Down on Coogee Beach.

Me, in matching shirt and beach.

 

 

Novels as fireworks – Structuring my story

IMG_1577

It’s always nice to spruce up a blog post with some pictures. Unlike novels, where you have plenty of space for ‘showing’ through words. So above is a shot I took on New Year’s Eve in Melbourne, Australia. A picture of fireworks may not have a lot to do with the topic of story structuring, but read on — I do have a go, as you’ll see — five pics, no less, interpreted as novel structures. And, what-hey, it’s the new year. Fireworks time! Happy New Year.

I’ve been busy structuring a plot outline. That’s a new approach to writing a novel for me. For my first three — EleMental, MonuMental and Beneath the Surface — I began with an idea, some notions around that idea, and then wrote away, seeing where the idea would take me. Roughly 90,000 words later, I’d stop, revise, edit and restructure until I felt I had a completed story in novel form.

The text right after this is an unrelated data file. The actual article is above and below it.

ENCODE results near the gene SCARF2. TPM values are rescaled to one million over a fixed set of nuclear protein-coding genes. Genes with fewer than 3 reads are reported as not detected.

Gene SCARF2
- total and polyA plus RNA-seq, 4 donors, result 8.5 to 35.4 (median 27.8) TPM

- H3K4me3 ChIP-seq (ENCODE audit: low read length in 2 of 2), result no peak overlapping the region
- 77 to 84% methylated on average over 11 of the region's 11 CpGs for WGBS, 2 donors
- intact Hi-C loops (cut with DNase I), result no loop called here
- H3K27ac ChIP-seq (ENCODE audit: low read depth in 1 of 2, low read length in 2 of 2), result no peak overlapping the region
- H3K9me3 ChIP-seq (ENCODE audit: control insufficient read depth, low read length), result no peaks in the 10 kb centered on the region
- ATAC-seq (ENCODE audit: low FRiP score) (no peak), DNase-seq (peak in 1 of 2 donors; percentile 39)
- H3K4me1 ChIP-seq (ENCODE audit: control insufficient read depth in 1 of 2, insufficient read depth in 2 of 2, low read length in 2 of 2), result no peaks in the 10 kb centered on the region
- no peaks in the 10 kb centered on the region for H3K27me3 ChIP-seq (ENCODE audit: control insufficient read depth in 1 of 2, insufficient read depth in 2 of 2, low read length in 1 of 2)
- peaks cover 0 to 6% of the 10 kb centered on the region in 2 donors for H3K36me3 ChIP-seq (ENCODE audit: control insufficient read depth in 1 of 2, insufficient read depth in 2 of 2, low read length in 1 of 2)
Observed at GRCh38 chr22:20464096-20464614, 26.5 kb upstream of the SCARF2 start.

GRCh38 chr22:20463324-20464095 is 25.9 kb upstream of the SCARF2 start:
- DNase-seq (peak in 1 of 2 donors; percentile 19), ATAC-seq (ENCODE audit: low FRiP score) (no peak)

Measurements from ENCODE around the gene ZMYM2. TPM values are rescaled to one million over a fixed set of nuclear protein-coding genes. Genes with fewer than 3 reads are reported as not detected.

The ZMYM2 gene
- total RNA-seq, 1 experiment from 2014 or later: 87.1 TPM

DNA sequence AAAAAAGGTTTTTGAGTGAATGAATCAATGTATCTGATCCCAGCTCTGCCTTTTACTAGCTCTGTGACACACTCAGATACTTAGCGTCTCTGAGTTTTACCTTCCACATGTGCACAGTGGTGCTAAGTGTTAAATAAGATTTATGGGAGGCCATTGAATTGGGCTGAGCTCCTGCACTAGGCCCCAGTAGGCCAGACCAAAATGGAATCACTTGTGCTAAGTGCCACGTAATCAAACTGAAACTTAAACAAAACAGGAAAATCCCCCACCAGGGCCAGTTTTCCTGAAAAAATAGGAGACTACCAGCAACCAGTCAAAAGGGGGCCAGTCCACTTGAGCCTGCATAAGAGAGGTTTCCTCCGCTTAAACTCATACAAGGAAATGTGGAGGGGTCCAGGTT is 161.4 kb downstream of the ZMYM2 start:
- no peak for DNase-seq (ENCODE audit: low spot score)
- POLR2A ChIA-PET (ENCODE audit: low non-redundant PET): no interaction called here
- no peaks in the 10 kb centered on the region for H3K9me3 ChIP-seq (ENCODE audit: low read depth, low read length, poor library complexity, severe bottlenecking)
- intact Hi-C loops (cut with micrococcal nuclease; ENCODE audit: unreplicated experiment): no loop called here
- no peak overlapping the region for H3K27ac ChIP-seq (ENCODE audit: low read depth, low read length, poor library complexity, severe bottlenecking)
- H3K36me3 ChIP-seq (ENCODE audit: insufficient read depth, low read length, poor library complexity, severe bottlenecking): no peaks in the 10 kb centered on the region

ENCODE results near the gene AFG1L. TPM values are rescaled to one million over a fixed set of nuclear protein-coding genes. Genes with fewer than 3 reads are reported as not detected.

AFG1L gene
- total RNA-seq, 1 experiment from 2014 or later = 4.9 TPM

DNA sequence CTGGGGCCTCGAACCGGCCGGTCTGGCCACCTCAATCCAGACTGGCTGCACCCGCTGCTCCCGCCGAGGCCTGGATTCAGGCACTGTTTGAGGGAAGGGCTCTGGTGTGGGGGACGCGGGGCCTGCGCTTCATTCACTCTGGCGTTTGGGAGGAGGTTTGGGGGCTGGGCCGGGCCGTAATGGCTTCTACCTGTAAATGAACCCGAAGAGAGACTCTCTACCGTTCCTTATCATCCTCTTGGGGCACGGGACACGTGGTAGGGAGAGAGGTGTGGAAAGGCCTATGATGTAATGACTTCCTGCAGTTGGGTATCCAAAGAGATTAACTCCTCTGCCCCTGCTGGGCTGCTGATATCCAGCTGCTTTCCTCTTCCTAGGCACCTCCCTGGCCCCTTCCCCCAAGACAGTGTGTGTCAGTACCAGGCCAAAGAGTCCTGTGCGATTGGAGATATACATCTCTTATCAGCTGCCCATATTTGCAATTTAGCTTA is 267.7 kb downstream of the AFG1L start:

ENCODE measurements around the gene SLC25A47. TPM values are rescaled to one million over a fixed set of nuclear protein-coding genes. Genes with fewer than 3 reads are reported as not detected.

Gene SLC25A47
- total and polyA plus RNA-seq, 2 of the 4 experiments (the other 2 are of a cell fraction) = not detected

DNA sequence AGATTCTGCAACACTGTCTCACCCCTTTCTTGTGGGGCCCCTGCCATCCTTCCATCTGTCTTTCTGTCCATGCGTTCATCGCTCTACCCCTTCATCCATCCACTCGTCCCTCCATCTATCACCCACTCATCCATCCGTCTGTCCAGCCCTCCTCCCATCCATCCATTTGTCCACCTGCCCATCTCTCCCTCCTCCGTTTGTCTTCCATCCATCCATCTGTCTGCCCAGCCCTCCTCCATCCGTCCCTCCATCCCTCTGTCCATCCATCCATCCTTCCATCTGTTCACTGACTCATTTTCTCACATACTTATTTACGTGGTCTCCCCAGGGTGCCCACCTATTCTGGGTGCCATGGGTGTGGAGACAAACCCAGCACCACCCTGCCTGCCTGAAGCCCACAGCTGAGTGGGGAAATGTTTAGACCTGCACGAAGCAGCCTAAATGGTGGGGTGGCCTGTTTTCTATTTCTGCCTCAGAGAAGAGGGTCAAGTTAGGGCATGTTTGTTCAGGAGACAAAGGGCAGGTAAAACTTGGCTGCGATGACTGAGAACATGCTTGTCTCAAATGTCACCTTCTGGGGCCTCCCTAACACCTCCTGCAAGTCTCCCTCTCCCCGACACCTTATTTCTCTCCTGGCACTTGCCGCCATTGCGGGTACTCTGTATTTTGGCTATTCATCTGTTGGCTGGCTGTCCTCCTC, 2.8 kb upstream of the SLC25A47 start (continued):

This time around, I’m attempting beforehand to lay out as much of the plot as I can, scene by scene, from the novel’s start to its climactic finish and resolution. There’s a risk in this, I know. This kind of intense pre-planning could lead to a predictability. Something I most certainly want to avoid.

When writing ‘organically’ (or to put it more technically, making it up as I go), I’ve less idea where the story is heading. While I may have to cut a fair few things later, it’s a great way to keep the plot twisting and turning in the most unexpected ways.